Daniel Pink’s new insightful book takes a birds-eye view at our age, illustrating exactly why in the west there is such contemporary hunger for personal development and heightened focus on uniquely human qualities like creative thinking and conceptual communication.

In an article based on this book in Wired Magazine, Pink explains, “Beneath the nervous clatter of our half-completed decade stirs a slow but seismic shift. The Information Age we all prepared for is ending. Rising in its place is what I call the Conceptual Age, an era in which mastery of abilities that we've often overlooked and undervalued marks the fault line between who gets ahead and who falls behind.

Now that foreigners can do left-brain work cheaper, we in the US must do right-brain work better. Any job that can be reduced to a set of rules is at risk. If a $500-a-month accountant in India doesn't swipe your accounting job, TurboTax will. Now that computers can emulate left-hemisphere skills, we'll have to rely ever more on our right hemispheres.”

How else do you explain this? “Electric lighting was rare a century ago, but now it's commonplace. Yet in the US, candles are a $2 billion a year business - for reasons that stretch beyond the logical need for luminosity to a prosperous country's more inchoate desire for pleasure and transcendence.

 

In both business and personal life, now that our left-brain needs have largely been sated, our right-brain yearnings will demand to be fed. … To flourish in this age, we'll need to supplement our well-developed high tech abilities with aptitudes that are "high concept" and "high touch." High concept involves the ability to create artistic and emotional beauty, to detect patterns and opportunities, to craft a satisfying narrative, and to come up with inventions the world didn't know it was missing. High touch involves the capacity to empathize, to understand the subtleties of human interaction, to find joy in one's self and to elicit it in others, and to stretch beyond the quotidian in pursuit of purpose and meaning.

Want to get ahead today? Forget what your parents told you. Instead, do something foreigners can't do cheaper. Something computers can't do faster. And something that fills one of the nonmaterial, transcendent desires of an abundant age. In other words, go right, young man and woman, go right.”

A Whole New Mind: Moving from the Information Age to the Conceptual Age, published March 2005 by Riverhead Books. The above is a selection of highlights from a recent online article from Wired Magazine online. Displayed with permission of the author. © Daniel H. Pink.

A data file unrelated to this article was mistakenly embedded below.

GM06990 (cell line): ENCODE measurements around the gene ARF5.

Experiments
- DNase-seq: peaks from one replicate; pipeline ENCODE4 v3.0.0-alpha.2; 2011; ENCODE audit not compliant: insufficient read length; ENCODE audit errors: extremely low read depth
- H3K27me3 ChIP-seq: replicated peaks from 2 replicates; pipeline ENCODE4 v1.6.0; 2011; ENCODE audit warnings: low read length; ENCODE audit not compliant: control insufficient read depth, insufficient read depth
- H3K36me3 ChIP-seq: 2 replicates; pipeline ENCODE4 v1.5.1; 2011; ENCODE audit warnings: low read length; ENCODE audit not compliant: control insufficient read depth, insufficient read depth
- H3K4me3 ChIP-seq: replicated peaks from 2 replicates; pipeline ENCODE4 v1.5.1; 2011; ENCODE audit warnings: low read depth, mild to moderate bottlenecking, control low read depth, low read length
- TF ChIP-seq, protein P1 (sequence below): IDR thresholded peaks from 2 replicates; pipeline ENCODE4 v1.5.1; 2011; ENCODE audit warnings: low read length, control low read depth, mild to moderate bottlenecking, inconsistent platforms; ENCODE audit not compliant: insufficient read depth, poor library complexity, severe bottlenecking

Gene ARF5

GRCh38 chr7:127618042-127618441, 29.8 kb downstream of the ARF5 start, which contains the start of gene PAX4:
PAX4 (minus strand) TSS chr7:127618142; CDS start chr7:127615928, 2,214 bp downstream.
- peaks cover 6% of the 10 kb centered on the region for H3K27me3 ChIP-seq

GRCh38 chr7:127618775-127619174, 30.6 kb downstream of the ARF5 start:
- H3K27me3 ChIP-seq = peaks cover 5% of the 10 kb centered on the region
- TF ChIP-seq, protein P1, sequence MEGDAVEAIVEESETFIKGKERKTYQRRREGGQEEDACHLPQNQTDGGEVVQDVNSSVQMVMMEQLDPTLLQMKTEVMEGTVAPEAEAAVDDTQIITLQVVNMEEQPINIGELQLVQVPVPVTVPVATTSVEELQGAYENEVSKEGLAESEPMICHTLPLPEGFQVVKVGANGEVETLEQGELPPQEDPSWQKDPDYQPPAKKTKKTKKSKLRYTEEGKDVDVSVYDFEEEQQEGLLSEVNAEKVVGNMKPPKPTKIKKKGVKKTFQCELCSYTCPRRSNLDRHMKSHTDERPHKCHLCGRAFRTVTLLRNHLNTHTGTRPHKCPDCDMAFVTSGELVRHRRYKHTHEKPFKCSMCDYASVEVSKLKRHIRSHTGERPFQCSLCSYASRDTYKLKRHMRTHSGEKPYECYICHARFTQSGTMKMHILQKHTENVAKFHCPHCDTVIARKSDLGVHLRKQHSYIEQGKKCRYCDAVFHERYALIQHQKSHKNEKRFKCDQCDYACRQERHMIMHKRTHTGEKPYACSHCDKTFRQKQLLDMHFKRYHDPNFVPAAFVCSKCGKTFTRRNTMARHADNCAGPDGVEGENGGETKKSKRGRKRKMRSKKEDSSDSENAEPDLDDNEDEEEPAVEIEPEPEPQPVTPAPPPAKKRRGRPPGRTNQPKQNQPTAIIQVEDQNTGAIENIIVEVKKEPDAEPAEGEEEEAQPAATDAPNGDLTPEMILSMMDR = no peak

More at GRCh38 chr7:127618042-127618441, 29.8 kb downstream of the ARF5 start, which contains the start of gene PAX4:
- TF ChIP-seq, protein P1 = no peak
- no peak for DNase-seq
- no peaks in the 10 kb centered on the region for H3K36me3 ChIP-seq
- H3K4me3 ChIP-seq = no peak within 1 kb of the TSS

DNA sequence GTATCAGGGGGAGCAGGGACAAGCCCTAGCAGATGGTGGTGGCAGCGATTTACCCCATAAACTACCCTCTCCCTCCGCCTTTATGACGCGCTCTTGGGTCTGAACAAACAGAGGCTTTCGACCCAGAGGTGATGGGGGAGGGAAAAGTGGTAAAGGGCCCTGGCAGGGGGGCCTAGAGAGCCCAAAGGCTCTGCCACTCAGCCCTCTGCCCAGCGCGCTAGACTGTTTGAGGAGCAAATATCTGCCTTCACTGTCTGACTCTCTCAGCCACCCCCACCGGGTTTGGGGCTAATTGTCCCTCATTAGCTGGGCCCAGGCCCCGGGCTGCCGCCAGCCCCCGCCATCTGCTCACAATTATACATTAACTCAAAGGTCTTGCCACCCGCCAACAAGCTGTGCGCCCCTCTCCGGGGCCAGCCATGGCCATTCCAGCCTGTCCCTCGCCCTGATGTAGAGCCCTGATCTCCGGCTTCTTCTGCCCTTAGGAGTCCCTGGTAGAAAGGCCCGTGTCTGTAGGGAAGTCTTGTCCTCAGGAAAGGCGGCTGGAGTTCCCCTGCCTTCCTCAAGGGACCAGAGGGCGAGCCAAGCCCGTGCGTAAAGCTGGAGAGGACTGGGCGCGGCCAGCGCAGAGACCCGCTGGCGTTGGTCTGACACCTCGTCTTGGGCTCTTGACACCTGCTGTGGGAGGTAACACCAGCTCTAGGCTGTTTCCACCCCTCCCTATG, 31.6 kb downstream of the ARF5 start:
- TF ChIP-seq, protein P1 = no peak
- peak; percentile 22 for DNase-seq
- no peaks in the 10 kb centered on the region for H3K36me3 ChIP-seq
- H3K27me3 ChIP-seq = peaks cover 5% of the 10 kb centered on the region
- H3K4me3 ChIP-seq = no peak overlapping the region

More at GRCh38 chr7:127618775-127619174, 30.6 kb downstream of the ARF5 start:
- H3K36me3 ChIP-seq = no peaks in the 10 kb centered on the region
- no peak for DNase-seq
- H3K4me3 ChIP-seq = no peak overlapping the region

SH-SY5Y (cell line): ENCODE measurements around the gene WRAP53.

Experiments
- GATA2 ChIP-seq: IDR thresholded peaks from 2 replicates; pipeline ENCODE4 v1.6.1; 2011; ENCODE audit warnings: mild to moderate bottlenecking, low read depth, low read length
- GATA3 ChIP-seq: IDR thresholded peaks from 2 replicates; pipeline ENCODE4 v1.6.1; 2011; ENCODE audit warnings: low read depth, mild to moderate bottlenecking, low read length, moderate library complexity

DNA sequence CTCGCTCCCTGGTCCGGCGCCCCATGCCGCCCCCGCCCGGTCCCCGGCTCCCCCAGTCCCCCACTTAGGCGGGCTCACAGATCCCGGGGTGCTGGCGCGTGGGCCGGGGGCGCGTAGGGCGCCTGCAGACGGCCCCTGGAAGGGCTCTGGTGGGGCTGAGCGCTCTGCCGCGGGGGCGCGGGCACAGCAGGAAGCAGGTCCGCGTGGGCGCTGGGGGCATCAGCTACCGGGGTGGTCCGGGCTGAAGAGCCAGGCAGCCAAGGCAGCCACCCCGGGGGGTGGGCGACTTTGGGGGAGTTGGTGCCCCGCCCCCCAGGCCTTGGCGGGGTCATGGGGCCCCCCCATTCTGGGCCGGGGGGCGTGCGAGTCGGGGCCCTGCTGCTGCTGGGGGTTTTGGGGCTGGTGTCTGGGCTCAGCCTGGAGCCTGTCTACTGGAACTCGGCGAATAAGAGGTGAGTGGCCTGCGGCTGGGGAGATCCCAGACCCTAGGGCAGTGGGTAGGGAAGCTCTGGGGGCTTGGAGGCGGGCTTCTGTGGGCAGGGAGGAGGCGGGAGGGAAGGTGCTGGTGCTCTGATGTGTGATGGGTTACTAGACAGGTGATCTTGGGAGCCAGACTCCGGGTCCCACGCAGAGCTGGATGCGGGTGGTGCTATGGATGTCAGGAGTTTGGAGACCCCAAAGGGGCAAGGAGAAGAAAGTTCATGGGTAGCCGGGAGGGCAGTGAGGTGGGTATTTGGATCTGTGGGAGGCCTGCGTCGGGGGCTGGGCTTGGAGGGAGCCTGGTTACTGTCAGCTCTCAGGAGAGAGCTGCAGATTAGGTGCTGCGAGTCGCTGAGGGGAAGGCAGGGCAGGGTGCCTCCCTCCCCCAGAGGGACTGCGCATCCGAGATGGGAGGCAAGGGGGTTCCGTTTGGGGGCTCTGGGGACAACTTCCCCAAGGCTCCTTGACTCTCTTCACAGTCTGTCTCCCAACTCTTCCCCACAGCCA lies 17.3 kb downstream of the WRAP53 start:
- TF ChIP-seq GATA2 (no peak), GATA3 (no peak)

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Adding Magic to your Job Hunt
by Christopher Howell
First published in Focus News, The Expat Information
and Lifestyle Magazine
Summer Edition, 2005.

If you were to start reading an article about embracing the job hunt in Britain as an expatriate, most likely you wouldn’t be expecting to see the word ‘magic’ in the second half of the sentence. I’ll admit, at first glance the obviously functional task of looking for a job and magic hardly seem to be two things you’d put together.

My work is to show people that they are not passive receptacles to outside forces, but instead are skilled magicians who actively create their realities. They can apply these reality-altering skills to a spectrum of ‘real world’ topics. In the context of this article in particular, we’ll be examining how magic skills can literally transform the journey of an expatriate’s job hunt.

Let me first explain what I mean by “magic”. Magicians create illusions for their audiences by altering the information that is perceived. This allows the magician to make seemingly impossible things possible. From this idea, I can say that all people are magicians in the sense that they have this power to alter the information they perceive and therefore can change their reality.

A demonstration:
I’ll give an example from a recent job seeker’s workshop. I took three different-coloured flags (yellow, red and blue). I assigned each one a separate symbolic meaning. The yellow flag represented the internal factors when striking out on the job hunt: i.e. personal opinions and expectations. The red flag represented external factors we can’t control: i.e. economic movements or company agendas. My assistant from the audience held onto those yellow and red flags.

That meant there’s one flag left for me to hold onto. My blue flag was the magic one that represented the relationship between the other two. This relationship is a two-way street: 1) INPUT – how you filter the information you’re taking in and, 2) OUTPUT – how you project your internal world onto the outside.